Volunteers and staff spent countless hours knocking on doors, phonebanking, rallying, educating. We reached out systematically to less-likely voters—young people, college students, immigrants, lower-income communities of color—and convinced them to come out to vote for their own futures.

Credit for this orientation is due especially to California Calls, which has targeted less-likely voters and stayed in touch over several election cycles.

This year California has begun to restore funds for public education for the first time in years. There is an alternative to austerity; its name is “progressive taxes.”

Reprinted with permission from Labor Notes.

ABOUT THIS AUTHOR

Fred Glass is communications director for the California Federation of Teachers

via A Progressive Alternative to Austerity – In These Times.

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U.S. senator reveals “truly shocking” information about California nuclear plant — “Restart of San Onofre reactors is now off the table”


San Onofre: Internal letter reveals Edison knew of defects at crippled

reactors but misled federal regulators to get expedited license

Source: Friends of the Earth News Release

Date: May 28, 2013

“Restart is dead”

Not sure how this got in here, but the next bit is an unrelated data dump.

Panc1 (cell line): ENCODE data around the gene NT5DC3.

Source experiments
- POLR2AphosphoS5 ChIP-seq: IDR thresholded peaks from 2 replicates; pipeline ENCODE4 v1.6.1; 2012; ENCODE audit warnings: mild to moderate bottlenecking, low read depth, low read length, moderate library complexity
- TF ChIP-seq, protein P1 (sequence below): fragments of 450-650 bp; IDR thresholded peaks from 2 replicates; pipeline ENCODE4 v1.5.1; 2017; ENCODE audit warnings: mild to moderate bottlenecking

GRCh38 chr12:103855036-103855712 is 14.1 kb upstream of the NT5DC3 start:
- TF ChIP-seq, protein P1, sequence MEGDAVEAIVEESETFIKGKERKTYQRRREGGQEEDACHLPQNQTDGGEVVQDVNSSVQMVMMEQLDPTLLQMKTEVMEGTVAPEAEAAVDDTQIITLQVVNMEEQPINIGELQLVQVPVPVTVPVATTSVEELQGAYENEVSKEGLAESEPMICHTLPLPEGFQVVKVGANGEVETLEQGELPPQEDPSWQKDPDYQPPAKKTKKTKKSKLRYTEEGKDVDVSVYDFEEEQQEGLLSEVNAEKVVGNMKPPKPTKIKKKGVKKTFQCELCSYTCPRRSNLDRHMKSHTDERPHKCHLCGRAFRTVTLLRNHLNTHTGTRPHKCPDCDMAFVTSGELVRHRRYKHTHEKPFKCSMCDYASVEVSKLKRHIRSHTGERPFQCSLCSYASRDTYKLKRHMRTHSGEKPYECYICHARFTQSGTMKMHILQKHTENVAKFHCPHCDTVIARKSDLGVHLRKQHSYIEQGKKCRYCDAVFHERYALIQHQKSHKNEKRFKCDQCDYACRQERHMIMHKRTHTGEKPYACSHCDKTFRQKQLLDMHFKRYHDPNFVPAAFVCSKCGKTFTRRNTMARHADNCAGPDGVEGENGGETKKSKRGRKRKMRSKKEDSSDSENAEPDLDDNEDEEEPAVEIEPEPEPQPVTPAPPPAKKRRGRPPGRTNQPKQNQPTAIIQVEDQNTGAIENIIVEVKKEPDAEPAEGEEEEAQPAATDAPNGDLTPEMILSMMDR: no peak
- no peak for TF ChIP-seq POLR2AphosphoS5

Sen. Barbara Boxer has released a private 2004 letter from Southern California Edison that reveals the utility knew of major problems in its radically redesigned replacement steam generators at the San Onofre Nuclear Generating Station that could lead to a “disastrous outcome,” but the company knowingly misrepresented its failed design as a “like-for-like” replacement to sidestep a more thorough license review by the Nuclear Regulatory Commission.

The leaked letter confirms accusations of the nuclear watchdog group Friends of the Earth. Its release, said the group, means Edison’s restart plan is dead.

“This letter from Edison management is truly shocking,” said Damon Moglen, climate and energy director for Friends of the Earth. “It shows definitively that Edison was more concerned with keeping to a construction schedule and making money than with assuring safe operation of their reactors. It raises serious questions about their honesty and about the NRC’s handling of the San Onofre license.